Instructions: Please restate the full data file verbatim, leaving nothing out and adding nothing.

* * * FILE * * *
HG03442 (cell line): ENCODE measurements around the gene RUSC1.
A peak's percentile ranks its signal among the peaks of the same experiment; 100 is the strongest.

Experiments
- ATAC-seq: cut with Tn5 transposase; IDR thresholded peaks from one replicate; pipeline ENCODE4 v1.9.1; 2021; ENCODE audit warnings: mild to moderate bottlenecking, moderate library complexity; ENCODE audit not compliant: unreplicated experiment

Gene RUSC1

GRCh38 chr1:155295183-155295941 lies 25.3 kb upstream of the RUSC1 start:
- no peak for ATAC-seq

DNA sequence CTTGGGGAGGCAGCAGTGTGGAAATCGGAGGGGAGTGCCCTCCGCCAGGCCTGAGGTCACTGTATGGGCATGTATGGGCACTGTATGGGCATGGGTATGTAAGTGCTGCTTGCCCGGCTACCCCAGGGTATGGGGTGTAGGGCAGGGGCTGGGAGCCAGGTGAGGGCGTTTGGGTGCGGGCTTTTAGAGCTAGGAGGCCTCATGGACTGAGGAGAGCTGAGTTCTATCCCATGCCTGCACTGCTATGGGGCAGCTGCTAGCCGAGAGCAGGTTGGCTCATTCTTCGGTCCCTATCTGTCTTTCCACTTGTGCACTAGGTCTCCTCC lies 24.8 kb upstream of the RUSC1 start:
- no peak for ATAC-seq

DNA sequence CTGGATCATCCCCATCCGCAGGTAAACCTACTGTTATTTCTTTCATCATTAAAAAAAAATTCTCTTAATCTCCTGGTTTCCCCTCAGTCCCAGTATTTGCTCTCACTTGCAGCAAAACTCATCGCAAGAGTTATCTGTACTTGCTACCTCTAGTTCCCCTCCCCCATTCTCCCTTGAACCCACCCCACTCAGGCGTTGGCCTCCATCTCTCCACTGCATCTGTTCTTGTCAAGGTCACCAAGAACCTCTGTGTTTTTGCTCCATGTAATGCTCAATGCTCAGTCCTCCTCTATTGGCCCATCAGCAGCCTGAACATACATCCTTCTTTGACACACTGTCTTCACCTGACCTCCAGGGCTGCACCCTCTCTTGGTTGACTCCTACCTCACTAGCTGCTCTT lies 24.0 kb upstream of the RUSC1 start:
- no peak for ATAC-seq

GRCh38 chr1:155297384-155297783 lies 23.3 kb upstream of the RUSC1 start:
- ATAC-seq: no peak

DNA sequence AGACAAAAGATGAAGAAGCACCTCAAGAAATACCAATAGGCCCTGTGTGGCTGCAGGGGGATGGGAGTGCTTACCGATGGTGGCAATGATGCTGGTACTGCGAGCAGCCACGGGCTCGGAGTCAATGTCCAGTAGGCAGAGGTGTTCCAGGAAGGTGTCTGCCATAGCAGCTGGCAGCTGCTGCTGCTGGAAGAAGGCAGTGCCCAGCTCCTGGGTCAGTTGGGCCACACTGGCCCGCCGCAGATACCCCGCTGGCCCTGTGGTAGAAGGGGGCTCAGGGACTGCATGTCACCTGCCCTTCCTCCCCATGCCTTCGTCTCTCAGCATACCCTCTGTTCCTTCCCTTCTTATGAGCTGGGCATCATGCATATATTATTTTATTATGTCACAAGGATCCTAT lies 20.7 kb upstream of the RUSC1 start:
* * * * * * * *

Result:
HG03442 (cell line): ENCODE measurements around the gene RUSC1.
A peak's percentile ranks its signal among the peaks of the same experiment; 100 is the strongest.

Experiments
- ATAC-seq: cut with Tn5 transposase; IDR thresholded peaks from one replicate; pipeline ENCODE4 v1.9.1; 2021; ENCODE audit warnings: mild to moderate bottlenecking, moderate library complexity; ENCODE audit not compliant: unreplicated experiment

Gene RUSC1

GRCh38 chr1:155295183-155295941 lies 25.3 kb upstream of the RUSC1 start:
- no peak for ATAC-seq

DNA sequence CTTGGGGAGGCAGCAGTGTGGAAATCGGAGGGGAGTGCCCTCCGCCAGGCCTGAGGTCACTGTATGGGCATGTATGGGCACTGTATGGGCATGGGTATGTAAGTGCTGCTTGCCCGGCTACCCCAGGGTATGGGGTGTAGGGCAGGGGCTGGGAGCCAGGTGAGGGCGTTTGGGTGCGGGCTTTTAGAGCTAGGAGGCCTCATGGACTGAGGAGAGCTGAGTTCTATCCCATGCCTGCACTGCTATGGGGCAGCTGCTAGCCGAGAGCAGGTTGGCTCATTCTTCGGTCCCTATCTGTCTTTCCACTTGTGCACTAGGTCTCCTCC lies 24.8 kb upstream of the RUSC1 start:
- no peak for ATAC-seq

DNA sequence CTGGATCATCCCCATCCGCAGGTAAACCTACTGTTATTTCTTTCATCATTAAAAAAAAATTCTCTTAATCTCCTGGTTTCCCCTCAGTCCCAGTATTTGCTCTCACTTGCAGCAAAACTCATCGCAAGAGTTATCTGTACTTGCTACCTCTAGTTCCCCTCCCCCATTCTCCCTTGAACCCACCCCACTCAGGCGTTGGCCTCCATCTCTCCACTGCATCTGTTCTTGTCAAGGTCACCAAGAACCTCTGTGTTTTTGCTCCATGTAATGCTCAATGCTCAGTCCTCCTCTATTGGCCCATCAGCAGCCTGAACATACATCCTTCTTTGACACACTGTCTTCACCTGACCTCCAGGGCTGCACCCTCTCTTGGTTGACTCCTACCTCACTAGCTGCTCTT lies 24.0 kb upstream of the RUSC1 start:
- no peak for ATAC-seq

GRCh38 chr1:155297384-155297783 lies 23.3 kb upstream of the RUSC1 start:
- ATAC-seq: no peak

DNA sequence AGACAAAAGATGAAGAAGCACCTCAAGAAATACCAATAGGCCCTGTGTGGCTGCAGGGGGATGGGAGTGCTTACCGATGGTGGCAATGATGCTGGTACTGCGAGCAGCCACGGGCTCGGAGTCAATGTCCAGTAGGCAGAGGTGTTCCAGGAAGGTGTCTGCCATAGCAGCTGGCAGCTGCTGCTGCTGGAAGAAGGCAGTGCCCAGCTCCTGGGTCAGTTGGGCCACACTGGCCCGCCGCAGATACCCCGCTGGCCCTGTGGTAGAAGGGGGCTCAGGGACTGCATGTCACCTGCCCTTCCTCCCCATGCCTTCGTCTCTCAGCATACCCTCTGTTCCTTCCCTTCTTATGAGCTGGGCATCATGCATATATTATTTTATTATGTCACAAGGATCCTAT lies 20.7 kb upstream of the RUSC1 start: